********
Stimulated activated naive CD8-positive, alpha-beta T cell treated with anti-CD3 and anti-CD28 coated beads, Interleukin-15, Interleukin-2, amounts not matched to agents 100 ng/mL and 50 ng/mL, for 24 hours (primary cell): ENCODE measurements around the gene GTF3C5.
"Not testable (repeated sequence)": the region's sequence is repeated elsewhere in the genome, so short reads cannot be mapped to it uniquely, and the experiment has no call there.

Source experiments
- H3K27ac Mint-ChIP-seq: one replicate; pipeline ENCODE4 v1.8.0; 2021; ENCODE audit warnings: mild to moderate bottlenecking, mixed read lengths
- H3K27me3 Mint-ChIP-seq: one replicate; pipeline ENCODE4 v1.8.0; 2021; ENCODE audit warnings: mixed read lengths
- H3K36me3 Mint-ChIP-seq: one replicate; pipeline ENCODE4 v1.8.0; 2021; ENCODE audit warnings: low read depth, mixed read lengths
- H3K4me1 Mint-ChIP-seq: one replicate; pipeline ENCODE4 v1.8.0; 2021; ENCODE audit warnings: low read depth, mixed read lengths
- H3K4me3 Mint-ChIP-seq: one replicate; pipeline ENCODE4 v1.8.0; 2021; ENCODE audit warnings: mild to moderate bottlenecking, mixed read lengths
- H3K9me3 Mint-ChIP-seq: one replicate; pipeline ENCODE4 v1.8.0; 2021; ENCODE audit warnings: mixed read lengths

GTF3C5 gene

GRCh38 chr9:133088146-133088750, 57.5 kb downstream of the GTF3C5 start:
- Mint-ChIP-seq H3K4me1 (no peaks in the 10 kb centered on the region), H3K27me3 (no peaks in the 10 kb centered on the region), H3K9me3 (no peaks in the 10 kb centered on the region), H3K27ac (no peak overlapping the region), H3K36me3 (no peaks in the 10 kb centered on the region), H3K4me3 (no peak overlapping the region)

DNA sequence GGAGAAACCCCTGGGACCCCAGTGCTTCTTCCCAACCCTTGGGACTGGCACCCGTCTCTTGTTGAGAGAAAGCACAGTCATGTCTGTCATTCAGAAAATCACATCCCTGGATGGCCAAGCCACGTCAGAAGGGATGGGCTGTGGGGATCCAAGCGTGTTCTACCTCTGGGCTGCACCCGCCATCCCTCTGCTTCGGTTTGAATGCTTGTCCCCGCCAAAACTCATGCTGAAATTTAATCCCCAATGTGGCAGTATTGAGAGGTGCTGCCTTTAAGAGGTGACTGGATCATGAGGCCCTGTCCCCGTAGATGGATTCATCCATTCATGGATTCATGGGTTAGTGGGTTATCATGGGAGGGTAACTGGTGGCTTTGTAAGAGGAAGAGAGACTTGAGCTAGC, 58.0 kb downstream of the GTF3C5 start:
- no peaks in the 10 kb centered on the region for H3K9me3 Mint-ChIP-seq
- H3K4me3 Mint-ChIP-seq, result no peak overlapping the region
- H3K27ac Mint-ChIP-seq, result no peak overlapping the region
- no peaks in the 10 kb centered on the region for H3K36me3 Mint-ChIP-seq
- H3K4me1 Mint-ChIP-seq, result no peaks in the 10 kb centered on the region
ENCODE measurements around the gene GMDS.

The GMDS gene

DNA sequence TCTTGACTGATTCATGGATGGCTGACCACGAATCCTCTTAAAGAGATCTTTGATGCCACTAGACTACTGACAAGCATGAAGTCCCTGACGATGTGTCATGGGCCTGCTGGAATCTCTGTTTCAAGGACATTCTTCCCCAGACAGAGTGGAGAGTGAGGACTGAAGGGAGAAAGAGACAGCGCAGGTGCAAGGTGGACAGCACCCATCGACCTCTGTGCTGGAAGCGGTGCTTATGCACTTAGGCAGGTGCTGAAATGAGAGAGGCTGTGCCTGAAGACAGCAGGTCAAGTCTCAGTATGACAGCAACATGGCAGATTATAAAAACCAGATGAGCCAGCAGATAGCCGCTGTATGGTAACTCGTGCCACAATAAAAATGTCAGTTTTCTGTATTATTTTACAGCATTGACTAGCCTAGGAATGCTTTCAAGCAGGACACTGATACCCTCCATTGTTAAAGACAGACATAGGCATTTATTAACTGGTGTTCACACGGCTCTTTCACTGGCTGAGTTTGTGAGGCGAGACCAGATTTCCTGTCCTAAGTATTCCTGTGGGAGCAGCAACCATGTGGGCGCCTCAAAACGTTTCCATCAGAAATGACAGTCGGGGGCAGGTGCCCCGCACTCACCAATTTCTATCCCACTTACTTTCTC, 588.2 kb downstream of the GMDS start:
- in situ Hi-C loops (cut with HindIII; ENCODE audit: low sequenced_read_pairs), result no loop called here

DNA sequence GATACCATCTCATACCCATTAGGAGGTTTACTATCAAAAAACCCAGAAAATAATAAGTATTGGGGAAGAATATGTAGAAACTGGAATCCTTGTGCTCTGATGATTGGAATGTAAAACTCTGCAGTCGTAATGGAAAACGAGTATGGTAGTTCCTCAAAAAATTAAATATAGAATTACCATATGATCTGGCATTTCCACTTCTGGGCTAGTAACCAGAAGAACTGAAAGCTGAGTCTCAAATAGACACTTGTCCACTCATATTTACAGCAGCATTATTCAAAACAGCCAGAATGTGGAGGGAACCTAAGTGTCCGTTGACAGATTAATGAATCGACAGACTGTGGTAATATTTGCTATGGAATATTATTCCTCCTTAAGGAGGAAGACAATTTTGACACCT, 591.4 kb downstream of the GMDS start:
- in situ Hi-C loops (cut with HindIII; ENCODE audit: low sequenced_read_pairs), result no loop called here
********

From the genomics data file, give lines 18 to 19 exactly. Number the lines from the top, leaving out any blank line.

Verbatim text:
- H3K4me1 Mint-ChIP-seq, result no peaks in the 10 kb centered on the region
ENCODE measurements around the gene GMDS.